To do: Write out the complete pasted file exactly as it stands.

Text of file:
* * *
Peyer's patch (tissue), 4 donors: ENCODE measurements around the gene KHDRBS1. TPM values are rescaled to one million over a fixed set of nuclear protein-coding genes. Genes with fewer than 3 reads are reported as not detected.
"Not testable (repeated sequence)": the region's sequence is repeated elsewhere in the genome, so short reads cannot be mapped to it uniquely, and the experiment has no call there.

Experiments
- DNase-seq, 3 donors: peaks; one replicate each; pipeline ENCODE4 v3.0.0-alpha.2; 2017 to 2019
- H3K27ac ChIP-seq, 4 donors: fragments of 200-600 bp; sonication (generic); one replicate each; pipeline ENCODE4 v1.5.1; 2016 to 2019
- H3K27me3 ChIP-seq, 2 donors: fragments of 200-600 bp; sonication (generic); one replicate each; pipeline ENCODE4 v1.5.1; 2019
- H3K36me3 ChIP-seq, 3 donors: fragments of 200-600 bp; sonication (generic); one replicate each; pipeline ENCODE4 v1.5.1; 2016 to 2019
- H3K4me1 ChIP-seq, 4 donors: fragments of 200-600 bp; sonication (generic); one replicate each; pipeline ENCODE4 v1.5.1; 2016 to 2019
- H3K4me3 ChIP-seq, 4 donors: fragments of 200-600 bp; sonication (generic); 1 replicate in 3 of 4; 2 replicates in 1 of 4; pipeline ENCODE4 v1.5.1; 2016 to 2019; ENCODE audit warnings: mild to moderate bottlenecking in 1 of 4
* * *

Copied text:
Peyer's patch (tissue), 4 donors: ENCODE measurements around the gene KHDRBS1. TPM values are rescaled to one million over a fixed set of nuclear protein-coding genes. Genes with fewer than 3 reads are reported as not detected.
"Not testable (repeated sequence)": the region's sequence is repeated elsewhere in the genome, so short reads cannot be mapped to it uniquely, and the experiment has no call there.

Experiments
- DNase-seq, 3 donors: peaks; one replicate each; pipeline ENCODE4 v3.0.0-alpha.2; 2017 to 2019
- H3K27ac ChIP-seq, 4 donors: fragments of 200-600 bp; sonication (generic); one replicate each; pipeline ENCODE4 v1.5.1; 2016 to 2019
- H3K27me3 ChIP-seq, 2 donors: fragments of 200-600 bp; sonication (generic); one replicate each; pipeline ENCODE4 v1.5.1; 2019
- H3K36me3 ChIP-seq, 3 donors: fragments of 200-600 bp; sonication (generic); one replicate each; pipeline ENCODE4 v1.5.1; 2016 to 2019
- H3K4me1 ChIP-seq, 4 donors: fragments of 200-600 bp; sonication (generic); one replicate each; pipeline ENCODE4 v1.5.1; 2016 to 2019
- H3K4me3 ChIP-seq, 4 donors: fragments of 200-600 bp; sonication (generic); 1 replicate in 3 of 4; 2 replicates in 1 of 4; pipeline ENCODE4 v1.5.1; 2016 to 2019; ENCODE audit warnings: mild to moderate bottlenecking in 1 of 4